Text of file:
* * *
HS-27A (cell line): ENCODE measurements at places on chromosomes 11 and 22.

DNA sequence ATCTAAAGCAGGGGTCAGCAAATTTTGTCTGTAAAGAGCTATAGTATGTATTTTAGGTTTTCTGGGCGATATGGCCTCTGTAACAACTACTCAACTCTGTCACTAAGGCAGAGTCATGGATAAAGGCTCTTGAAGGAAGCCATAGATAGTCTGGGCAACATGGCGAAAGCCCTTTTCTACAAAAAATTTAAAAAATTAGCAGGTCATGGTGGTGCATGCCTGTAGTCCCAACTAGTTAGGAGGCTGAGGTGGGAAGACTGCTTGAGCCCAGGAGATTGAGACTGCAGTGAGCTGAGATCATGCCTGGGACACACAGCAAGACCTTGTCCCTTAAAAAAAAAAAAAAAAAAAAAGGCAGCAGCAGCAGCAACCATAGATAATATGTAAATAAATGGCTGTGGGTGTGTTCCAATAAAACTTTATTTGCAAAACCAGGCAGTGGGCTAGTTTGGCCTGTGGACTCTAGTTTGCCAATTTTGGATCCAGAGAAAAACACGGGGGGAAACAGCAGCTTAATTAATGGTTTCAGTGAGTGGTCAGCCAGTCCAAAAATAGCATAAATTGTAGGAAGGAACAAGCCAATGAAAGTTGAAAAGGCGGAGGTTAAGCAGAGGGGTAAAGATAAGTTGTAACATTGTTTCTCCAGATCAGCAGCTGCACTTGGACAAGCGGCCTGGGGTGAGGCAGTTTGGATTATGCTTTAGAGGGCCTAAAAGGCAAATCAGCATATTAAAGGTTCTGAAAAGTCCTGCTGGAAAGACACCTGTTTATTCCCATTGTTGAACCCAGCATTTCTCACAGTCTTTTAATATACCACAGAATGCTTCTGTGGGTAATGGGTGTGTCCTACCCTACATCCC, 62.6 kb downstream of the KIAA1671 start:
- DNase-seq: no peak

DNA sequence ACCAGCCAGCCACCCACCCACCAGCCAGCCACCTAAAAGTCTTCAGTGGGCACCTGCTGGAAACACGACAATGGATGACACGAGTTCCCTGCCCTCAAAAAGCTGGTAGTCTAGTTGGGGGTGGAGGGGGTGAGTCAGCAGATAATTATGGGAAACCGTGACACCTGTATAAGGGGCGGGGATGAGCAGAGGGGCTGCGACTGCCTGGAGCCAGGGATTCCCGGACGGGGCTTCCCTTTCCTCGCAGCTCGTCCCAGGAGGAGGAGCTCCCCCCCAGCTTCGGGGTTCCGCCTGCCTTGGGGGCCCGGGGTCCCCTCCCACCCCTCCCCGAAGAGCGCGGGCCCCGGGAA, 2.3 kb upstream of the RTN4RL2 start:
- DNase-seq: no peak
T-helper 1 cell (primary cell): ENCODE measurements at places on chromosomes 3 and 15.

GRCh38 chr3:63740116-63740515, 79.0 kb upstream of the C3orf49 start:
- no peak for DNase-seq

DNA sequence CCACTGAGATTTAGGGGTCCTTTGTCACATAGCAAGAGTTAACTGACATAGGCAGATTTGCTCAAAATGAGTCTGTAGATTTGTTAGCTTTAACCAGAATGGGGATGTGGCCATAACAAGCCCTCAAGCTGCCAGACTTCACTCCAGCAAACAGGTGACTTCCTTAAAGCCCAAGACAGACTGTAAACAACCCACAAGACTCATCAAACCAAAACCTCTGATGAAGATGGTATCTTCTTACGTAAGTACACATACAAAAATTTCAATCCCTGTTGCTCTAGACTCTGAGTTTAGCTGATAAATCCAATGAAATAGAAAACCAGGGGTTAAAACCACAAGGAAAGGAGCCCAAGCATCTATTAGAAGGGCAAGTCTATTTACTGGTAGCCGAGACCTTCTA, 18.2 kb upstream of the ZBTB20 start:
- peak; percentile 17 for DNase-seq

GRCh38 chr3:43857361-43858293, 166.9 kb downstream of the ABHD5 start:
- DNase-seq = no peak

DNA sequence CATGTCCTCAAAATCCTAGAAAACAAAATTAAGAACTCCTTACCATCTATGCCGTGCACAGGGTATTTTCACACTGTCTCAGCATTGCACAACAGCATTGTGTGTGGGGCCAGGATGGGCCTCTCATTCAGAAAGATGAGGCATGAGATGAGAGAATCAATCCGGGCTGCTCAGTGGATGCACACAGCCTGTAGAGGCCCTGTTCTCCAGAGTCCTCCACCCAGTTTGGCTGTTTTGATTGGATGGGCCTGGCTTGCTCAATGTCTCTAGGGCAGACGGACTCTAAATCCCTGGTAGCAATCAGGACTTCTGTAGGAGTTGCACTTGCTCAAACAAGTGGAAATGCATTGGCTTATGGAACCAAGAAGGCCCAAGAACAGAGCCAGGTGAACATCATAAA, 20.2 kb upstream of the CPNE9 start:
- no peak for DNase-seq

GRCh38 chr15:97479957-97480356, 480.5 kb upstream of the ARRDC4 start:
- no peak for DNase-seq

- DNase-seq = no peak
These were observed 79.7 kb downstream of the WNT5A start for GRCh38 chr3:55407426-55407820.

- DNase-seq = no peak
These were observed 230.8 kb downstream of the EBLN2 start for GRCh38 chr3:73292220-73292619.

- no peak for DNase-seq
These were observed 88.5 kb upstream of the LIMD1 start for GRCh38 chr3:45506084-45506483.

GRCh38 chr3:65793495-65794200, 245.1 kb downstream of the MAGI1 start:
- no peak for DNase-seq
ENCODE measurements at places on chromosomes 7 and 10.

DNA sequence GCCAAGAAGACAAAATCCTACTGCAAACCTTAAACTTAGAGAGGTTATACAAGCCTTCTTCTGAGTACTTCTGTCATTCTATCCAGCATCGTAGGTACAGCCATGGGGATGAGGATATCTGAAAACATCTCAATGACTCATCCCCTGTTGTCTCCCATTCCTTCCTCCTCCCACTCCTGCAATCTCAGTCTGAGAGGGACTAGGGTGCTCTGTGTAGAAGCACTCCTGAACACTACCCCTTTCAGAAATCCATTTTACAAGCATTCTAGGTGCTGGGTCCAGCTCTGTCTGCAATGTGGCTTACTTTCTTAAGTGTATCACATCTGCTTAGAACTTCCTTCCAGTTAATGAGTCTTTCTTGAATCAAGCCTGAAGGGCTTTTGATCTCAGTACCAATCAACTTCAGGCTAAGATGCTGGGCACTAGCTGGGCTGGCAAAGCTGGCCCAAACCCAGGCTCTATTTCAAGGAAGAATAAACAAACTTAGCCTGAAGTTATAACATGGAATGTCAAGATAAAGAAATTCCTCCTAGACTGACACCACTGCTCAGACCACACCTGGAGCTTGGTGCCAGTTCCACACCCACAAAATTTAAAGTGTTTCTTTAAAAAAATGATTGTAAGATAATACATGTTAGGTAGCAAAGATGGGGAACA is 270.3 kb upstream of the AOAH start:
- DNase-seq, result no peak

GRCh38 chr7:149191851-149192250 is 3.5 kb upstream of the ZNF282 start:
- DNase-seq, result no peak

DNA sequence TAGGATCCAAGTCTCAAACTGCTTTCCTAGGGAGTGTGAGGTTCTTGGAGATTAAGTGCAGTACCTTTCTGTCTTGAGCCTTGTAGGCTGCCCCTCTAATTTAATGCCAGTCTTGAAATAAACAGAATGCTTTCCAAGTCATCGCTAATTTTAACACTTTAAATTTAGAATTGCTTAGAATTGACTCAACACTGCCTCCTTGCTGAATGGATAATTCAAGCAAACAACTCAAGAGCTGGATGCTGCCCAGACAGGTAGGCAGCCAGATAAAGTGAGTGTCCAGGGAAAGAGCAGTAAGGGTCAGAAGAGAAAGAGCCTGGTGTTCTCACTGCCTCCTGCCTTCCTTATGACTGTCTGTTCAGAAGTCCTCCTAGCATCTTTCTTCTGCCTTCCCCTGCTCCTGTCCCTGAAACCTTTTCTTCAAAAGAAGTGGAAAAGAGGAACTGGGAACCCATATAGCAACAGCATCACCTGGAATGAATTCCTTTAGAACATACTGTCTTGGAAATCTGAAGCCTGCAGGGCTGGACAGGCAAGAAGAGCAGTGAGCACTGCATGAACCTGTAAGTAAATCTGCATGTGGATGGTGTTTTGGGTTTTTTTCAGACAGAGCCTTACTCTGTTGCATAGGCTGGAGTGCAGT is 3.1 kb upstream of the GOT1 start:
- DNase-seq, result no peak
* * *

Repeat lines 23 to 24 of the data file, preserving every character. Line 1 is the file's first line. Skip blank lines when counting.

GRCh38 chr3:65793495-65794200, 245.1 kb downstream of the MAGI1 start:
- no peak for DNase-seq